January 11, 2023

The Impact of Beef Quality Research - With Molly

By: Molly McAdams, TBC Executive Vice President

Like many of you, I learned to drive on a tractor. When I really started driving, I had a ‘74 Chevy Dually with a bumper pull, gooseneck hitch and 454 engine. This truck is probably why my brother became such a good mechanic – he spent a lot of time repairing it. American cars had numerous quality issues and notorious failure rates in the ‘70s and ‘80s, but my family always stuck with them.  

Automakers reacted by focusing on consumers and improving product quality, which reminds me of how the beef industry faced its own quality issues and decreased consumer demand in the past. We also took bold steps to answer these challenges, including funding important quality research through the Beef Checkoff and grassroots producer leadership. With time and focus, beef producers have realized tremendous improvements in beef product quality, measured by consumer satisfaction. These improvements have resulted in record demand for our product.  

I recently spoke with Dr. Mandy Carr Johnson, senior executive director of scientific affairs at the National Cattlemen’s Beef Association (NCBA), about the roadmap for beef quality research and the milestones and improvements along the way. Here’s what she had to say.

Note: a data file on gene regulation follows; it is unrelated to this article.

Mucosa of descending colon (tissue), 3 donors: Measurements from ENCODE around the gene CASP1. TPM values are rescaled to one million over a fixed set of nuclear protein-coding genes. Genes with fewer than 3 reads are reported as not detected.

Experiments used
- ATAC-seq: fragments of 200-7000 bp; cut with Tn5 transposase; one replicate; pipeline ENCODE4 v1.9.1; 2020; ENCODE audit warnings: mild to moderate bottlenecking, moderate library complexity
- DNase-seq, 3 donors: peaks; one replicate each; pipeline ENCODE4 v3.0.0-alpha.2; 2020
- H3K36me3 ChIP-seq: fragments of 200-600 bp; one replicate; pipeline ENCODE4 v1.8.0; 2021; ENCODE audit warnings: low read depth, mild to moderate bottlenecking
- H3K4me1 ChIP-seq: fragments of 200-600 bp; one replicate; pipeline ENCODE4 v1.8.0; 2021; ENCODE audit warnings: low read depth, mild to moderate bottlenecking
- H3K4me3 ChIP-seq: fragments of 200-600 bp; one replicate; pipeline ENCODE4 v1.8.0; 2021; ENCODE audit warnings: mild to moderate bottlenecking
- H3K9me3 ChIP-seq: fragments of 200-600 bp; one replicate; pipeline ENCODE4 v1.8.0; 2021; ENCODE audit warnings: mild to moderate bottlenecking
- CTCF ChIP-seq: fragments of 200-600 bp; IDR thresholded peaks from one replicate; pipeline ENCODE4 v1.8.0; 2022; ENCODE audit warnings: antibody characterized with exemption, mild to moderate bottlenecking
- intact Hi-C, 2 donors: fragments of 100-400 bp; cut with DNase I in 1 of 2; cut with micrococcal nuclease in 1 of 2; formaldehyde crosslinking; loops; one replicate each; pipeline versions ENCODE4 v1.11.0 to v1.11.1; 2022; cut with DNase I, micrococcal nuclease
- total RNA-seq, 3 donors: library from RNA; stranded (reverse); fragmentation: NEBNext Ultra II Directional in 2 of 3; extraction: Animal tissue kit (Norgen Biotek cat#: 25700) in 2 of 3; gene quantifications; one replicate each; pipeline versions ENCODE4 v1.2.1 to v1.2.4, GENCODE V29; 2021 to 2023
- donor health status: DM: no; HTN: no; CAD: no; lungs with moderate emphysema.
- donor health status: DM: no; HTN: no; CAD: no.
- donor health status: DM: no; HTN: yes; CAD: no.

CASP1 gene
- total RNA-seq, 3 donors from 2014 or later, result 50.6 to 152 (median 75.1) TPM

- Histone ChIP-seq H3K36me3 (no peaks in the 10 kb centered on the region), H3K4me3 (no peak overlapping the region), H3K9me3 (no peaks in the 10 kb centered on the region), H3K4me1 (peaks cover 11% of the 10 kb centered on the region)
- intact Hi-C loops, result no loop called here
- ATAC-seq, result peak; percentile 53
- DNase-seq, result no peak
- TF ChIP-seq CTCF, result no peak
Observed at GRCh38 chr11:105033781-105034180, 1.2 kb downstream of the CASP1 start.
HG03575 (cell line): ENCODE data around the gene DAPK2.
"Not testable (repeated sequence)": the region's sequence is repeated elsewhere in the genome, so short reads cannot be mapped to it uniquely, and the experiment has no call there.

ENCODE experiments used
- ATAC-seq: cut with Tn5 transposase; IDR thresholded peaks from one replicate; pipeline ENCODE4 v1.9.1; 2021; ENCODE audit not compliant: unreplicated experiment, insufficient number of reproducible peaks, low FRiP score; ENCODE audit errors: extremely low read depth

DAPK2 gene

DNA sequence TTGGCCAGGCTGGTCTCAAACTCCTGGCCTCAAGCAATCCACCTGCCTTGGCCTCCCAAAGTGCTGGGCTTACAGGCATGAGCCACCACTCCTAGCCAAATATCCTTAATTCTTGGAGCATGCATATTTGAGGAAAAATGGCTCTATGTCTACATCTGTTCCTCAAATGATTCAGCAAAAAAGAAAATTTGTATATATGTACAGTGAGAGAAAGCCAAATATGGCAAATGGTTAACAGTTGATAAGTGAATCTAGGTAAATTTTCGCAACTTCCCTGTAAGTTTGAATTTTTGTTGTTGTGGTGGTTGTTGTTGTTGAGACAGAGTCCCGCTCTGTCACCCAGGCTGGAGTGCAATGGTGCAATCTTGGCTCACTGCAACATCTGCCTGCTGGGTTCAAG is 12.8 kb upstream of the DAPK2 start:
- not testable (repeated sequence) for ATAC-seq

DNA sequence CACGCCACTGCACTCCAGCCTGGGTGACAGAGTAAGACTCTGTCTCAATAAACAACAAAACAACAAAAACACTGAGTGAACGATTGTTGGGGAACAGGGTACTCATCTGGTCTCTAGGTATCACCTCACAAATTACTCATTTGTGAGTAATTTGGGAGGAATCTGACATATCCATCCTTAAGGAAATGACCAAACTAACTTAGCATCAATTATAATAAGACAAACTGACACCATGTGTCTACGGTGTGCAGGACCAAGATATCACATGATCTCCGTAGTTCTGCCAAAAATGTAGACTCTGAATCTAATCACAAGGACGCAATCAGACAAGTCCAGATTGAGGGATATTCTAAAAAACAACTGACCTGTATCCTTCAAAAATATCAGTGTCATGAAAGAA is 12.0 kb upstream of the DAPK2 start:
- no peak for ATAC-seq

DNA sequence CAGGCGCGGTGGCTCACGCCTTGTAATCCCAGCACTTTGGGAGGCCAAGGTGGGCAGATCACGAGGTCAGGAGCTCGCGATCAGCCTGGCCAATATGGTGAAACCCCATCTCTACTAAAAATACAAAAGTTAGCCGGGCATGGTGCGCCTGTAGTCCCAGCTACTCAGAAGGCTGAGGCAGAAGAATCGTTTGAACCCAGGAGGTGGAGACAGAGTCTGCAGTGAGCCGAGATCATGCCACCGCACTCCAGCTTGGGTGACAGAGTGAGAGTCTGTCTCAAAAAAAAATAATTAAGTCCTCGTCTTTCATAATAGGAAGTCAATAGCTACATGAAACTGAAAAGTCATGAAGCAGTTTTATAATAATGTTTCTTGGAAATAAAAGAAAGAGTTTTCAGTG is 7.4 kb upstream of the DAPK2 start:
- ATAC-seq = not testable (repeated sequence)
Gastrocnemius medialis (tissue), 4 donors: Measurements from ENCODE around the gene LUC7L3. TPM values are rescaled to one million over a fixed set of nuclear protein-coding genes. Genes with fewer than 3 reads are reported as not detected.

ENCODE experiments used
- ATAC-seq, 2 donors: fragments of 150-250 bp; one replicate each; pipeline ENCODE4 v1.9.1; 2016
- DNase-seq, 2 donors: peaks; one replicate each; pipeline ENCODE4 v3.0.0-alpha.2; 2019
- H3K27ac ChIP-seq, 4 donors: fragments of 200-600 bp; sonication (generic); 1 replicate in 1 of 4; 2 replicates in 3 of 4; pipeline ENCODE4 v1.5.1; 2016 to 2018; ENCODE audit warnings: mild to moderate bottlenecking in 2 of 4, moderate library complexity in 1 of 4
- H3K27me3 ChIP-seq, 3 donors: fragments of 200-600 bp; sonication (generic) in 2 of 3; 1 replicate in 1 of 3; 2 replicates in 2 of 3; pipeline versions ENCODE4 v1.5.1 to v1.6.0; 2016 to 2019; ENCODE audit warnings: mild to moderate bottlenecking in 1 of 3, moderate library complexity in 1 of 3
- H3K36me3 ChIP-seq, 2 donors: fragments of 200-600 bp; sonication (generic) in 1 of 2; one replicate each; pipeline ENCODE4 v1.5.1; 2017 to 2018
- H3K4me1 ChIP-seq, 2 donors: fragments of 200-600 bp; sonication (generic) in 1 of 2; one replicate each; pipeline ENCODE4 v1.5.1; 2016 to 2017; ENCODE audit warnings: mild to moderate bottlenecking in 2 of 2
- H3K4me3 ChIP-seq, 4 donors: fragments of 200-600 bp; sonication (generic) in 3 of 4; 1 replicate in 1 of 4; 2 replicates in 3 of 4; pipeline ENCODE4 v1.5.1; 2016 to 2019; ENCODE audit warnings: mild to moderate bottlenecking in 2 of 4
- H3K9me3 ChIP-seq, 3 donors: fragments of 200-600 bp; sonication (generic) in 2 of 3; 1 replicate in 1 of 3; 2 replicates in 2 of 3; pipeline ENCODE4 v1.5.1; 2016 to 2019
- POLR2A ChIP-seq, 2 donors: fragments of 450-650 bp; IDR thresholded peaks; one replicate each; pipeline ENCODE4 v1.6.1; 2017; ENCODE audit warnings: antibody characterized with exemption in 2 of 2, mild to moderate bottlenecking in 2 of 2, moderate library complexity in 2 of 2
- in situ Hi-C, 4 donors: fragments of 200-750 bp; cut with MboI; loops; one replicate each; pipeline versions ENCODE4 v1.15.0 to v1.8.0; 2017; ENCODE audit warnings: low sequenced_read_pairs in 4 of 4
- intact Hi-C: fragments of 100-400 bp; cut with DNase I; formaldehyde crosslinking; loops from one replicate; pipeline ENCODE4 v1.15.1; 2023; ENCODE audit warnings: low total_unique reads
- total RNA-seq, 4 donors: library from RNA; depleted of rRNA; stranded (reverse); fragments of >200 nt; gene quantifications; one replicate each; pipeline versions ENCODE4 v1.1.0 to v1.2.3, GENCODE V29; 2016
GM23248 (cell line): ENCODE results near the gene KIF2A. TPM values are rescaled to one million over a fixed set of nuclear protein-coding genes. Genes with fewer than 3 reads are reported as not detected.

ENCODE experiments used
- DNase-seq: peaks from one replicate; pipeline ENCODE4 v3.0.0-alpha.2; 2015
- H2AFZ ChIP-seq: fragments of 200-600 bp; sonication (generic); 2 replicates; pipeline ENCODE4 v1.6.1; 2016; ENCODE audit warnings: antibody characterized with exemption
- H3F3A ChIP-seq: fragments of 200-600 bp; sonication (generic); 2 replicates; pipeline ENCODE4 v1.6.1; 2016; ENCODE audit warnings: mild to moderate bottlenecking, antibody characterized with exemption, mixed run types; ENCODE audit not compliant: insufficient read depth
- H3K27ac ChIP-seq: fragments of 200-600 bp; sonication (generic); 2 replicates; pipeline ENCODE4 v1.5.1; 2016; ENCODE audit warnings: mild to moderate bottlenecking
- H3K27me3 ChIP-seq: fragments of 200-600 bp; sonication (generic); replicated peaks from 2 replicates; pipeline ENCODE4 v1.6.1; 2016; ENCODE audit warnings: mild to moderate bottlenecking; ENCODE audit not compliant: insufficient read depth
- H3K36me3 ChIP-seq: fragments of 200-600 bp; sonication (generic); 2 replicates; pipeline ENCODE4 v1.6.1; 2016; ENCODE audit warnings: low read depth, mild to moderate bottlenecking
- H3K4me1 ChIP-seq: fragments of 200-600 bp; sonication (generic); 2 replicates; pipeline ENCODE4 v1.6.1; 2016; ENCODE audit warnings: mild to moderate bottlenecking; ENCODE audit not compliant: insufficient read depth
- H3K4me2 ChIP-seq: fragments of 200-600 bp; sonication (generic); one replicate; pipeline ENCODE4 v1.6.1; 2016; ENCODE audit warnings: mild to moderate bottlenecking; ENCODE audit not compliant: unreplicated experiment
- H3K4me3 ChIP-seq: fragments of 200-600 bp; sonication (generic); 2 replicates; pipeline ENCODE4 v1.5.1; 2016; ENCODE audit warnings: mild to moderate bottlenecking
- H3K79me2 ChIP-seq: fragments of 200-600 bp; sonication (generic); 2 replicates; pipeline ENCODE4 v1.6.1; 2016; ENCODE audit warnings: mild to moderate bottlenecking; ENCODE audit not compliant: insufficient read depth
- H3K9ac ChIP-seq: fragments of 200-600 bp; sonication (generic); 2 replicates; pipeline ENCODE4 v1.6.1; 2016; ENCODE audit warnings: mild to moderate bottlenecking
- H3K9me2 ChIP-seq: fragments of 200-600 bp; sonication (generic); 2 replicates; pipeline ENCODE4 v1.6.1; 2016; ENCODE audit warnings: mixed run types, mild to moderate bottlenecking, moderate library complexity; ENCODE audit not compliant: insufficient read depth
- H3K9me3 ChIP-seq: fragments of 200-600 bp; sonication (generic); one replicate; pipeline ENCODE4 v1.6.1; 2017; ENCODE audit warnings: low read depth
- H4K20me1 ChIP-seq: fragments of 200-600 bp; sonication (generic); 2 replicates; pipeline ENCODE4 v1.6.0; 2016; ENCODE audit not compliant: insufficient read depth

Dr. Mandy Carr Johnson, Sr. Executive Director of Scientific Affairs 

The entire purpose of the checkoff is to focus on consumer demand. Beef quality means a lot of things to a lot of people, but to a consumer, quality has everything to do with consistency, tenderness, flavor and overall taste. It was consumer feedback about consistency and tenderness that prompted us to tackle some very difficult challenges in the early ‘90s.  

During that time, data the industry collected through the National Beef Tenderness Survey demonstrated that more than 25% of beef was not “satisfactory” to consumers. Those results prompted the need for a plan to address the problems in practical ways. It’s important to note prior to the Beef Checkoff, our ability to invest in these long-term research programs was spotty.